Open Access Highly Accessed Research article

High number of diarrhoeal co-infections in travellers to Benin, West Africa

Tinja Lääveri1, Sari H Pakkanen2, Jenni Antikainen3, Jukka Riutta4, Sointu Mero3, Juha Kirveskari3 and Anu Kantele1245*

Author Affiliations

1 Division of Infectious Diseases, Department of Medicine, Helsinki University Central Hospital, PO Box 348, 00029 HUS Helsinki, Finland

2 Department of Bacteriology and Immunology, Haartman Institute, University of Helsinki, PO Box 2100014 Helsinki, Finland

3 Helsinki University Hospital Laboratory (HUSLAB), Bacteriology, PO Box 400, 00029 HUS Helsinki, Finland

4 Aava Travel Clinic, Medical Centre Aava, Annankatu 34, 00100 Helsinki, Finland

5 Department of Clinical Medicine, University of Helsinki, PO Box 20, 00014 Helsinki, Finland

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BMC Infectious Diseases 2014, 14:81  doi:10.1186/1471-2334-14-81

Published: 12 February 2014

Abstract

Background

Travellers’ diarrhoea (TD) is the most frequent health problem among travellers to the tropics. Using routine techniques, the aetiology mostly remains unresolved, whereas modern molecular methods enable reducing the number of equivocal cases considerably. While many studies address the aetiology of TD in Asian, Central American and North African tourist resorts, only few focus on Western Africa.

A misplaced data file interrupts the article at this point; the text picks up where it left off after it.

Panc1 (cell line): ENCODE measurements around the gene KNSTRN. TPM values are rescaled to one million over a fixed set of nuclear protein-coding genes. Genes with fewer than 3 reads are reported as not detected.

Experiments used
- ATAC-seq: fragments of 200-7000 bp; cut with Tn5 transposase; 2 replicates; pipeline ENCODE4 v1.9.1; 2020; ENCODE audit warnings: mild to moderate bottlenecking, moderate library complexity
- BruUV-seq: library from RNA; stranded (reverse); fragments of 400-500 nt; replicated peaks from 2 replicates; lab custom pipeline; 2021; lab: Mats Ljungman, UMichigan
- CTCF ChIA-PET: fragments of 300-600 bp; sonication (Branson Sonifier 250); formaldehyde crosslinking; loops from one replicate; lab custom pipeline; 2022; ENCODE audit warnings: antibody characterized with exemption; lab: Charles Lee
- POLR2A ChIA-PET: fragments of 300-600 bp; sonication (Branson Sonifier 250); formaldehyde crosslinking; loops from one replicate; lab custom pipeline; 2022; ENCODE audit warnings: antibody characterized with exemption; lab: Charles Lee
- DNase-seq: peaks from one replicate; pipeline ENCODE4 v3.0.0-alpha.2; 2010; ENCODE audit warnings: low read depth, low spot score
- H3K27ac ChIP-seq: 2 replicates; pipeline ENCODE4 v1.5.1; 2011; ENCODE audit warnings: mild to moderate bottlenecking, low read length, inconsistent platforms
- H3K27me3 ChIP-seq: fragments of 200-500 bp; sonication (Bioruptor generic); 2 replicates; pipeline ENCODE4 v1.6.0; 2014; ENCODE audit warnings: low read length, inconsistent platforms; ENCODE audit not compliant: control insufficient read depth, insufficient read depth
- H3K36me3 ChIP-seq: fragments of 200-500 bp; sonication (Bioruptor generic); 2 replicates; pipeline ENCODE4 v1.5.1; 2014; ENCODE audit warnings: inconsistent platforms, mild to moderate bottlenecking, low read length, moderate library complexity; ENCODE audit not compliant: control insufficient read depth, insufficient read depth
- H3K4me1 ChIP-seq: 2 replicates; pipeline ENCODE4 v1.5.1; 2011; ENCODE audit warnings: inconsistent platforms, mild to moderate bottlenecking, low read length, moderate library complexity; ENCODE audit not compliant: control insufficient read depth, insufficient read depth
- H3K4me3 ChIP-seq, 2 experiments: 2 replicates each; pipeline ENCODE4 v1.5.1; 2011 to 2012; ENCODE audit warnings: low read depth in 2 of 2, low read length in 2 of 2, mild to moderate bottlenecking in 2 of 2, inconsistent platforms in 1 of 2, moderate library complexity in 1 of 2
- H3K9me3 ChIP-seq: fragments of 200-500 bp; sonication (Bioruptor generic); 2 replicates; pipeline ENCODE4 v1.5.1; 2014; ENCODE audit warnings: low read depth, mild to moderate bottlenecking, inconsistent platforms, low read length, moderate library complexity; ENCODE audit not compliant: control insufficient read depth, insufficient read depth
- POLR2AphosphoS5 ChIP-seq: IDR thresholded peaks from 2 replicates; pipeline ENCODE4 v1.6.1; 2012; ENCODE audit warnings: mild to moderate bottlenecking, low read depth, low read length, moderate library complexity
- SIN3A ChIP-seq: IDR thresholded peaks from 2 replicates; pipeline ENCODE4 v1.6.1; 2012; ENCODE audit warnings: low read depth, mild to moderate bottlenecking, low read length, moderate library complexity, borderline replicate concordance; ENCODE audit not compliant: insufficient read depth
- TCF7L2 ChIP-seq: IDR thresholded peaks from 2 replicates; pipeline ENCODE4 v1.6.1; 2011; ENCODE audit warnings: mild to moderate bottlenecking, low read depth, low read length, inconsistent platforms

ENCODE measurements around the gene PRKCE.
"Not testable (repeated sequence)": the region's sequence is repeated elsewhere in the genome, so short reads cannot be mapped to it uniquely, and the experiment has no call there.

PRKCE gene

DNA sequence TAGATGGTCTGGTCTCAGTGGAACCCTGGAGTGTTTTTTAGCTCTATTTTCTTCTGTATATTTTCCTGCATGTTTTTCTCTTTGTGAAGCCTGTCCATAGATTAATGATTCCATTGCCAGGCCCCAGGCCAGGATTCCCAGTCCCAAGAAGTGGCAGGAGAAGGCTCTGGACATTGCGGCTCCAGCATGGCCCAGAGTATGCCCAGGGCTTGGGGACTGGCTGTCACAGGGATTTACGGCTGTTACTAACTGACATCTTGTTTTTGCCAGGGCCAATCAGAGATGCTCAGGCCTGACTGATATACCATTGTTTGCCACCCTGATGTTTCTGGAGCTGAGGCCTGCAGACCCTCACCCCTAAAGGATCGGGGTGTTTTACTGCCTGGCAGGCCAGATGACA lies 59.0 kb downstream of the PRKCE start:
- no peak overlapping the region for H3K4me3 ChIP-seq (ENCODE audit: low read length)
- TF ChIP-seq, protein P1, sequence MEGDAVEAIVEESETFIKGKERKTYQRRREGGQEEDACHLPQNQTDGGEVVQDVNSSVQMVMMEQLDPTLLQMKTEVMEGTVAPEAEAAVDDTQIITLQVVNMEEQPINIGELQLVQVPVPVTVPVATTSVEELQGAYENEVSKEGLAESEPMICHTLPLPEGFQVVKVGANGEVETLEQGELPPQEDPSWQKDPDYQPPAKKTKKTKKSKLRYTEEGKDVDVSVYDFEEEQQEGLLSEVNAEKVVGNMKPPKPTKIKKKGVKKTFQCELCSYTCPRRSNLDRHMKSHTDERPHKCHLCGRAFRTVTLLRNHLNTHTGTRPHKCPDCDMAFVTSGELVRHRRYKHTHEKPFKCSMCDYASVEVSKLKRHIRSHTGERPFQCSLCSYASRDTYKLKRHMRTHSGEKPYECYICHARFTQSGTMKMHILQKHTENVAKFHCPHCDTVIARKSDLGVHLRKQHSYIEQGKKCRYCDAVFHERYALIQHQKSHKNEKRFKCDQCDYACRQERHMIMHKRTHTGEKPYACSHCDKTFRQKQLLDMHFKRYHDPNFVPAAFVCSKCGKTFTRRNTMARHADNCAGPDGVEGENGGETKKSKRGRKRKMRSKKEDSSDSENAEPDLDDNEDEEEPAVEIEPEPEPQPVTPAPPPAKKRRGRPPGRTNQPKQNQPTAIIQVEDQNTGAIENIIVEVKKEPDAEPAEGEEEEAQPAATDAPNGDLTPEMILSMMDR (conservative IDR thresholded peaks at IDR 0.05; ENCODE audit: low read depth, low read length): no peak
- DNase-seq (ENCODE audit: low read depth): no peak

Methods

Stool samples from 45 travellers travelling in Benin, West Africa, were analyzed by a new multiplex qPCR assay for Salmonella, Yersinia, Campylobacter, Vibrio cholerae, Shigella or enteroinvasive (EIEC), enterohaemorrhagic (EHEC), enterotoxigenic (ETEC), enteroaggregative (EAEC), and enteropathogenic Escherichia coli (EPEC).

Results

All 18 pre-travel samples proved negative for bacterial pathogens. Of the 39/45 (87%) travellers having had TD, EPEC was detected in post-travel samples in 30 (77%) cases, EAEC in 23 (59%), ETEC in 22 (56%), Shigella or EIEC in 7 (18%), EHEC in two (5%), and Salmonella in one (3%). In 31(79%) of the TD cases two or more bacterial pathogens were identified. Two (8%) samples remained negative: both patients had taken antimicrobials for TD.

Conclusions

EPEC, EAEC and ETEC were the most common findings. 79% of the cases had a co-infection. As modern diagnostics reveals in most patients a multitude of pathogens, the role of each pathogen should be re-evaluated.

Keywords:
Traveller’s diarrhoea; TD; EAEC; ETEC; EPEC; West Africa; qPCR; Campylobacter; Salmonella